[c-nsp] ASR920 vs ASR1001-x

Juergen Marenda cnsp at marenda.net
Sat Apr 30 07:39:25 EDT 2016

Even a 3COM 4200G is called a "layer 3 switch"
(but it's very limited : 
 " 32 static routes
    8 IP  interfaces
  Hardware based routing" 
 (from an ancient datasheet)

That's just marketing clouds ... tons of features, often mutex;
so they will not fly as a cloud should.

(The mentioned device and it's successors work quite well
for their target market as "full manageable" L2 device .)

Today, a bridge with some hardware-speed-up is called a "switch" even if it
does only store-and-forward;
"switch" was the name for such a device with "cut through" and minimal
Number of Ethernet-frame bits delay (6 Octets for the destination-MAC plus
some bits for setup up the path to the output port).

A L3 Switch would be a similar device, looking into L3 info 
 which is "later" in the paket (and sometimes on variable place to
complicate this)
so the minimum delay ( with real switching - not store-and-forward ) must be

Everything else forwarding on L3 (per "store and forward") should be just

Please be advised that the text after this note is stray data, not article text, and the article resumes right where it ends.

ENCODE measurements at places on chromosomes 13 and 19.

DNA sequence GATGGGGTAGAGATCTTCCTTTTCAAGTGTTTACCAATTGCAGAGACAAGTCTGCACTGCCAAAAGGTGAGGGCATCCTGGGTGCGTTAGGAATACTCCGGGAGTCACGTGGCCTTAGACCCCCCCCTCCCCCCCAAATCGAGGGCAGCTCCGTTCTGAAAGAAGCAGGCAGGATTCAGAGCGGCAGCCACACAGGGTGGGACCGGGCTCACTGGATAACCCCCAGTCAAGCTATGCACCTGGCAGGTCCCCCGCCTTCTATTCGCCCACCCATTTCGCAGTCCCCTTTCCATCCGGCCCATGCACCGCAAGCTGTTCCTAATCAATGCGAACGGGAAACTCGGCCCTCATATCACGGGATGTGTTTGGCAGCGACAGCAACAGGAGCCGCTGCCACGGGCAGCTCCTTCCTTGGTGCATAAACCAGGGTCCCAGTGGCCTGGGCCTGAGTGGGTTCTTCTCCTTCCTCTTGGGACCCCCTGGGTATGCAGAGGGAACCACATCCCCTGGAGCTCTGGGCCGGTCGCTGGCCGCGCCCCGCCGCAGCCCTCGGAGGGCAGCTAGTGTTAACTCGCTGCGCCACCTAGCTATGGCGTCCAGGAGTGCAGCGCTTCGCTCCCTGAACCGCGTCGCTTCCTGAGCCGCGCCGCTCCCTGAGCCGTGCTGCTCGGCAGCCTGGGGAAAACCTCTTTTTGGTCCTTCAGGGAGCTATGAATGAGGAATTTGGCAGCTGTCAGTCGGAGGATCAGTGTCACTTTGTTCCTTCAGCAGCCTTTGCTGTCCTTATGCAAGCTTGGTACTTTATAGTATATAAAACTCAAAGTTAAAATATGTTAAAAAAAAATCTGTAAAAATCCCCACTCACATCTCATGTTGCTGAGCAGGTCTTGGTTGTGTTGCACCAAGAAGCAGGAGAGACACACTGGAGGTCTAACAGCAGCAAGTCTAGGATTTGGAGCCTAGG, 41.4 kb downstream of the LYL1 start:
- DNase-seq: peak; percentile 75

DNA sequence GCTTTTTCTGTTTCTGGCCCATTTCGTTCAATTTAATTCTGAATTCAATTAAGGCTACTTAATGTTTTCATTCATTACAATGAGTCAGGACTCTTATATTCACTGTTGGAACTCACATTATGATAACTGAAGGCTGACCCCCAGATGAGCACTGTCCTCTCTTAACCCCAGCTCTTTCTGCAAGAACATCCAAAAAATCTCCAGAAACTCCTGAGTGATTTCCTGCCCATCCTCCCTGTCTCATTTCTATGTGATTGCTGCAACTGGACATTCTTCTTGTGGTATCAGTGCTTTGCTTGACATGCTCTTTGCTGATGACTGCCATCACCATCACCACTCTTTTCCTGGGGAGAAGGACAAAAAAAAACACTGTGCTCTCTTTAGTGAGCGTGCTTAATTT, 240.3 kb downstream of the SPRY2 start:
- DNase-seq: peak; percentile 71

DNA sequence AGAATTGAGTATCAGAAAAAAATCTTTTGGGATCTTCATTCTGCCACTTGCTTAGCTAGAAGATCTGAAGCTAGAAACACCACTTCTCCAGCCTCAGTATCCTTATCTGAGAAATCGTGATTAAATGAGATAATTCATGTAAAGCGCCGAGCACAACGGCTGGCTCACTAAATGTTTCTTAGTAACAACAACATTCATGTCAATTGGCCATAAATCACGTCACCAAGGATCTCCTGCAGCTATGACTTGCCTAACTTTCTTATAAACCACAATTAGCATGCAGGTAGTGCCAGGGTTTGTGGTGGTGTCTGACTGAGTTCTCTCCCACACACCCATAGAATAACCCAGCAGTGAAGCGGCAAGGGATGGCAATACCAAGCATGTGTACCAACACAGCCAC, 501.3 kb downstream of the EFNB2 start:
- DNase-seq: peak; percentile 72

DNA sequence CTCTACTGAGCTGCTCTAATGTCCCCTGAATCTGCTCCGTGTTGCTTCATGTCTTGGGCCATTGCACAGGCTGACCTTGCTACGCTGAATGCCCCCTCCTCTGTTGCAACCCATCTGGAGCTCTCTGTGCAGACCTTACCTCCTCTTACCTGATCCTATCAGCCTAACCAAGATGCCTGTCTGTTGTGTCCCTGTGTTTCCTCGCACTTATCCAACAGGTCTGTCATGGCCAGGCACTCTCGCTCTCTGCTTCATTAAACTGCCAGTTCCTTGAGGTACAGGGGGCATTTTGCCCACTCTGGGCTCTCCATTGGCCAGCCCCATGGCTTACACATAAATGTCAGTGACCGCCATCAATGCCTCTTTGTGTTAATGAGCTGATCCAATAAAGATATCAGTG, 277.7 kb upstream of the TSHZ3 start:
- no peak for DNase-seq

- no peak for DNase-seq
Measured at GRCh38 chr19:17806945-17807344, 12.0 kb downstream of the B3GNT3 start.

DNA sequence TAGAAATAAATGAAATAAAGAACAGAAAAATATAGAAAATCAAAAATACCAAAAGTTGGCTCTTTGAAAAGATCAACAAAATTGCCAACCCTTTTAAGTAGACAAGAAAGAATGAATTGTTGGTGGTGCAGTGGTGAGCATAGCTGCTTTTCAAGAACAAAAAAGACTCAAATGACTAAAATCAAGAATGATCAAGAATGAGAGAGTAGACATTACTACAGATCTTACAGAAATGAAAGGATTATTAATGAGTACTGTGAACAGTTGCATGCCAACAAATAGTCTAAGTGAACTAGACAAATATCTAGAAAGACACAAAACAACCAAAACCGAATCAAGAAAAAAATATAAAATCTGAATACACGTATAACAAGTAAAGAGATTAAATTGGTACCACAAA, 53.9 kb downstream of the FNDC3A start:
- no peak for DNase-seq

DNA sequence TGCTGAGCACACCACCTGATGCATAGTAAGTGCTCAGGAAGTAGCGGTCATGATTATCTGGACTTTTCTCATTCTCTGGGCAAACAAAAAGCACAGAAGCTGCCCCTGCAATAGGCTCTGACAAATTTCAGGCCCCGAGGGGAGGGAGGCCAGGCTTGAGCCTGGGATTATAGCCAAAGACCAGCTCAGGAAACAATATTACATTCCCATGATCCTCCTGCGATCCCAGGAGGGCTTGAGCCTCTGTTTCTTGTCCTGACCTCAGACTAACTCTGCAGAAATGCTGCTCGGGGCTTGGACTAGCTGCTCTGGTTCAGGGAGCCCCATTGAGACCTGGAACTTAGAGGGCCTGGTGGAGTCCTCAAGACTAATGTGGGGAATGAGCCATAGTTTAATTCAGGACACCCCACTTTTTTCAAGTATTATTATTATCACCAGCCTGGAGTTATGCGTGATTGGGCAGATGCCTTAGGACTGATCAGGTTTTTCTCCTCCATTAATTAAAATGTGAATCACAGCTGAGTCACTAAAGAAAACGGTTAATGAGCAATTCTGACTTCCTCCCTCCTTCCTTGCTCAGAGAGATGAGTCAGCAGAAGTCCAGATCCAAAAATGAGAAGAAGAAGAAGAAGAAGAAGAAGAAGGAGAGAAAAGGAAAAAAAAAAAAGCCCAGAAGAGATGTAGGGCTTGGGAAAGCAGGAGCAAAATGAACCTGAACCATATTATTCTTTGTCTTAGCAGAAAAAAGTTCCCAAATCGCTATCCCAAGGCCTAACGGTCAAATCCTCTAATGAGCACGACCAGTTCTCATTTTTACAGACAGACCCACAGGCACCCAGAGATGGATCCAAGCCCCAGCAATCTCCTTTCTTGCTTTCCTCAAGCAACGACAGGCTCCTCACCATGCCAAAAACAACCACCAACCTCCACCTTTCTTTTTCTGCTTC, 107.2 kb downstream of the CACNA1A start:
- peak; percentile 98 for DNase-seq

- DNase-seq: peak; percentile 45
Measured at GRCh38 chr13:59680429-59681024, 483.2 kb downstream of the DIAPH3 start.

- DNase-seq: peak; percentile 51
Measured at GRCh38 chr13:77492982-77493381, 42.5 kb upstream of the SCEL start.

called "router" 
even when it's quite fast due to high CPU or hardware-based acceleration.

just my 0.01 $


-----Ursprüngliche Nachricht-----
Von: cisco-nsp [mailto:cisco-nsp-bounces at puck.nether.net] Im Auftrag von
sthaug at nethelp.no
Gesendet: Freitag, 29. April 2016 12:36
An: mark.tinka at seacom.mu
Cc: cisco-nsp at puck.nether.net
Betreff: Re: [c-nsp] ASR920 vs ASR1001-x

> > ASR920 is more like a switch.
> Not really - it's actually a router.
> It just looks like a switch.

Interesting - one of our local Cisco distributors, in a meeting with us and
with Cisco people present, repeatedly called ASR920 a Layer 3 switch.
With no protest from the Cisco representatives.

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